Opportunities & Limitations of Natural Antimicrobials

Originally Published: July 9, 2014
Last Updated: February 14, 2021
Oregano extract is an example of a plant-sourced natural antimicrobial.

July 9, 2014 – The primary function of food antimicrobials is food safety; the secondary function is shelflife extension; and there are several opportunities & limitations of natural antimicrobials. “In order to be effective as an antimicrobial,” explained Kathleen Glass, Ph.D., Associate Director of the Food Research Institute at University of Wisconsin Madison, “several factors need consideration.”

“Concentration of active compounds, antimicrobial solubility, dissociation constant, food composition (e.g., fat, moisture, hydrophobic proteins, free iron, pH, salt, water activity),synergistic effects between antimicrobials, processing, cooling, and storage temperature and times all affect antimicrobial effectiveness,” Glass continued.

A key characteristic of antimicrobials is amphiphilcity. An amphiphilic antimicrobial is partially lipophilic, with ability to pass through cell membranes; and it is also partially hydrophilic and, thus, is soluble in the aqueous phase. Sodium chloride is a conventional antimicrobial that reduces available water. Others include organic acids and their salts, such as lactate, acetate, diacetate and antimycotics (both acid and salt forms), like sorbate, benzoate and propionate. Nitrite, phosphates and some antioxidants are also included.

Clean Label Antimicrobial Alternatives

Click to view PDF of chart.

To be considered a “natural antimicrobial,” it is generally understood that the compound must be naturally occurring or directly extracted using simple methods, chemical reactions or naturally occurring biological process. No petrochemicals or genetic engineering can be used, explained Glass. No  processing could be used that would not be done in a home kitchen.

Antimicrobials from natural sources include microbial, plant or animal sourced compounds. Microbial sources include  fermentation byproducts, like organic acids and other primary metabolites, such as bacteriocins like nisin; competitive cultures, bacteriophages and natamycin (pimaricin); and minerals
and gases, like sodium chloride and 100% CO2 or CO. Plant sources include spices, extracts, essential oils, oleoresins, natural wood-smoke components, natural nitrate or nitrite and fatty acids. Animal sources include lysozyme, chitosan, lactoferrin and milk lactoperoxidase.

Fermentates are commercially available, proprietary ingredients that are derived from culturing sugar or milk and spray-dried. Often, they are blends of organic acids like lactic, propionic and acetic. These may or may not contain bacteriocin activity, and their byproducts depend on what starter cultures are used (for example, Propionibacterium, Lactococcus, Pediococcus, etc.). The substrate and controls, such as temperature, oxygen and nutrient availability, also help determine the fermentation byproducts.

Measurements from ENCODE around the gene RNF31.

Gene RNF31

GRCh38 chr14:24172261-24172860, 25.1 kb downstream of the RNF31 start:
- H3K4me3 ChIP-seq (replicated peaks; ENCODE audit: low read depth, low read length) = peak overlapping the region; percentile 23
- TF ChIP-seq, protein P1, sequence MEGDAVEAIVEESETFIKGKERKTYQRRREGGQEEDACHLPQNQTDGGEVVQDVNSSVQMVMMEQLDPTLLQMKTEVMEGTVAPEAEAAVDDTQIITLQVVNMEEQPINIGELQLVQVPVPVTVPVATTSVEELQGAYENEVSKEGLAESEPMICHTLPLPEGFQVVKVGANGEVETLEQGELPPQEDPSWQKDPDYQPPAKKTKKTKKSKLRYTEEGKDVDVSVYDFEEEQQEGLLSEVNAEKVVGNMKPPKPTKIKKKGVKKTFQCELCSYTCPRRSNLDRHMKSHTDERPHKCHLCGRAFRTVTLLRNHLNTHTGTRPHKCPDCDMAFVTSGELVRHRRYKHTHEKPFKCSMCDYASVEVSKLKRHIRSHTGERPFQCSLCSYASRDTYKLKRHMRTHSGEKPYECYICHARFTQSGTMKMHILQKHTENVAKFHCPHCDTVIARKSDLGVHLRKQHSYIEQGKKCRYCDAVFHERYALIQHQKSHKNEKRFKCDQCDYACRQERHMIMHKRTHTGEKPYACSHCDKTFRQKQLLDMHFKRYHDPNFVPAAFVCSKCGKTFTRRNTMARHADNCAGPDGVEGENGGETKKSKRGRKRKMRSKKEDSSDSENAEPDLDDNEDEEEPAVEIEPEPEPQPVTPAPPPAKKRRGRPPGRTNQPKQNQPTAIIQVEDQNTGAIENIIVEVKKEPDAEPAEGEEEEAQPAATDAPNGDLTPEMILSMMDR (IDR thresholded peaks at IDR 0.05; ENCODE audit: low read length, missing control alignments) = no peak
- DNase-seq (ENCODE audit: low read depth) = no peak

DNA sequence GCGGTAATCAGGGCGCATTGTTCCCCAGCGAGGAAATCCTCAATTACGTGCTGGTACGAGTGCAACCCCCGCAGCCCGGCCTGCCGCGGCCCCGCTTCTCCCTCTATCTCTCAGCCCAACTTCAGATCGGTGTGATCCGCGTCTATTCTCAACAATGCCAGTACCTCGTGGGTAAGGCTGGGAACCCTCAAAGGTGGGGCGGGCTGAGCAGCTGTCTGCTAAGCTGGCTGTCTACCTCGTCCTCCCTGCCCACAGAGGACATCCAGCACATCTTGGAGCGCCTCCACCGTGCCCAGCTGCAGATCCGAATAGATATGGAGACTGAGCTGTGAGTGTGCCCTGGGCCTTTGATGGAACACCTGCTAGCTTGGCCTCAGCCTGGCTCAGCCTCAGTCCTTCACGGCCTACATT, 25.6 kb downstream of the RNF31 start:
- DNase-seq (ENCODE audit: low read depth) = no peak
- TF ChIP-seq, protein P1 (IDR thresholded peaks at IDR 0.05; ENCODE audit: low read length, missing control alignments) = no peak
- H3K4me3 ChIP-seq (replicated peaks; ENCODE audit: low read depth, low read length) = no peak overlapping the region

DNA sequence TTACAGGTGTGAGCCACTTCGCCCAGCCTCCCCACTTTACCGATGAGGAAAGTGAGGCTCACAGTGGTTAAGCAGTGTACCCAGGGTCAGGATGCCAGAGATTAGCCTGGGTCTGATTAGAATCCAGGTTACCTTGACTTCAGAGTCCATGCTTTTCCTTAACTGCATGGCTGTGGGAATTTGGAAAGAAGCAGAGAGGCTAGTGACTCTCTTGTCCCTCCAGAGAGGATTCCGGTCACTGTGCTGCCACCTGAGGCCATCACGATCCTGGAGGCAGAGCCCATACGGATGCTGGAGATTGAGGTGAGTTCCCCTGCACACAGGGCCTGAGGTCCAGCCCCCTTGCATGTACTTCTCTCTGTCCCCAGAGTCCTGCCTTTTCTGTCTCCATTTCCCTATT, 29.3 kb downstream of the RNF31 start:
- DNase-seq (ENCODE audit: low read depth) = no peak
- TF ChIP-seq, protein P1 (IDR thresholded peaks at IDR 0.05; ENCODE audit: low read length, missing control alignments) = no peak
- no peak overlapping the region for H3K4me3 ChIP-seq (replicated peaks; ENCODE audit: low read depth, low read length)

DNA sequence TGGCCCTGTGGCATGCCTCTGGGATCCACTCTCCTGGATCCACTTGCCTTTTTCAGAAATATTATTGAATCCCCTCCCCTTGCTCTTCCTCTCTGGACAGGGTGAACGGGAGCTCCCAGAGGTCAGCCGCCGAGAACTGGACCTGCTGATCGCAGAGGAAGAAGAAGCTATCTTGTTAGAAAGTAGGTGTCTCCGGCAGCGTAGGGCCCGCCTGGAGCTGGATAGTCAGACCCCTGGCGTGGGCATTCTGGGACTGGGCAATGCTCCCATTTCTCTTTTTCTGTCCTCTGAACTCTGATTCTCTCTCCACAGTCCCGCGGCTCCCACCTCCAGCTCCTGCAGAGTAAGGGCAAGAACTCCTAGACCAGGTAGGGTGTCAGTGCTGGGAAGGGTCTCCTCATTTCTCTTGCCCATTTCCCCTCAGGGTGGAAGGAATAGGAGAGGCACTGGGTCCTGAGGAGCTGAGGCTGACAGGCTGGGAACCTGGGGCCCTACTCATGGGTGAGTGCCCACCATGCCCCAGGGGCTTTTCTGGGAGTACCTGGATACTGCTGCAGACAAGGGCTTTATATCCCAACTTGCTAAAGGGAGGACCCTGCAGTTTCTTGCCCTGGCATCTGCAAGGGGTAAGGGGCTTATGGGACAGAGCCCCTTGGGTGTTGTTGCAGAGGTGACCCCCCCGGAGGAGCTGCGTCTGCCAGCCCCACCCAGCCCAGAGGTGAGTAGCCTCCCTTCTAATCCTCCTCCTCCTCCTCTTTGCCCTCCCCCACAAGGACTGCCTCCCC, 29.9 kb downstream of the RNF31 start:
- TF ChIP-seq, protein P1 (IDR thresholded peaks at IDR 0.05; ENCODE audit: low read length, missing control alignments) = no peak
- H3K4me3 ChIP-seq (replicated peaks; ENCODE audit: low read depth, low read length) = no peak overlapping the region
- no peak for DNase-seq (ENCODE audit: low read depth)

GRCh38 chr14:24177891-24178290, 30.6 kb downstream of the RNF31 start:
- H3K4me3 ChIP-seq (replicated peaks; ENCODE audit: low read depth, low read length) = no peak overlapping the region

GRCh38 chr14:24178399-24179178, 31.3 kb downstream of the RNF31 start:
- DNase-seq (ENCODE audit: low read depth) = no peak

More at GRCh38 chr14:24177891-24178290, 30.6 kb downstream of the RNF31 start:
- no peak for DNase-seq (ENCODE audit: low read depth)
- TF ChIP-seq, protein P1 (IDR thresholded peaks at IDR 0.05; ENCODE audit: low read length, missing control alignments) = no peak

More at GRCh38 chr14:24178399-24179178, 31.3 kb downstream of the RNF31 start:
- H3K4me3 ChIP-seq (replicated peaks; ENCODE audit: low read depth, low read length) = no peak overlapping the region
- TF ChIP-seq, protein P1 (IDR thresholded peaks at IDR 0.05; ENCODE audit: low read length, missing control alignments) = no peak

Organic acids in their undissociated form enter the cell, lowering its internal pH, denature proteins, disrupt proton motive force, inhibit membrane transport and starve cells.

Chelating metal ions can cause sub-lethal injury to pathogens and enhance efficacy of other antimicrobials. Organic acids and salts have optimized efficacy with lower pH values (<5.5, near pKa) and lower temperatures (4 vs. 7 or 10°C)—except when the pH is <4.6; then, combined stress with higher temperatures increases inactivation rate. Combining with other antimicrobials also optimizes efficacy.

Bacteriocins are polypeptides that inhibit other closely related species. They are the byproducts of lactic acid bacteria fermentation, such as nisin, pediocin and reuterin. Active against Gram-positive bacteria, they bind to receptors, which affects pore formation, causing leakage of molecules and cell death of pathogens. Bacteriocins are bacteriocidal but have some disadvantages. Bacteriocins may be inactivated by proteolytic enzymes in raw foods, and some microbes have developed resistance.

Additionally, they are less effective in high-fat foods, and they also may inhibit beneficial competitive microflora. Bacteriocins work best in low-fat foods, with pH <6, and in combination with other antimicrobials.

Plant extracts, spices and glycerides used as antimicrobials are native compounds that protect the plant. They can be extracted with water or ethanol and concentrated. Common plant extracts used in foods that provide flavor and antimicrobial activity include cinnamon, thyme, mustard, cloves and oregano. Antioxidants commonly used in foods that also provide antimicrobial activity include dried plum, rosemary, tocopherol, (vitamin E) and ascorbate (vitamin C).

Disadvantages of plant extracts include variability due to variety, extraction methods and agricultural practices. They can also partition into the fat phase, which tends to make them less effective and also may impart strong odor, flavor or color. There may be unknown toxicological effects at higher concentrations. Activity may also decrease after heating some extracts.

Clean label antimicrobials can be applied to a wide variety of foods. Typically, they are ingredients familiar to consumers, yet they can enhance the safety of foods. Optimization
of ingredients can reduce usage levels, improve sensory attributes and be cost-effective.

Kathleen Glass, Ph.D., Associate Director, Food Research, Institute, University of Wisconsin-Madison.
http://fri.wisc.edu/, kglass@wisc.edu

July 9, 2014, Global Food Forums — The following summary above is an excerpt from the “2013 Clean Label Conference Magazine.”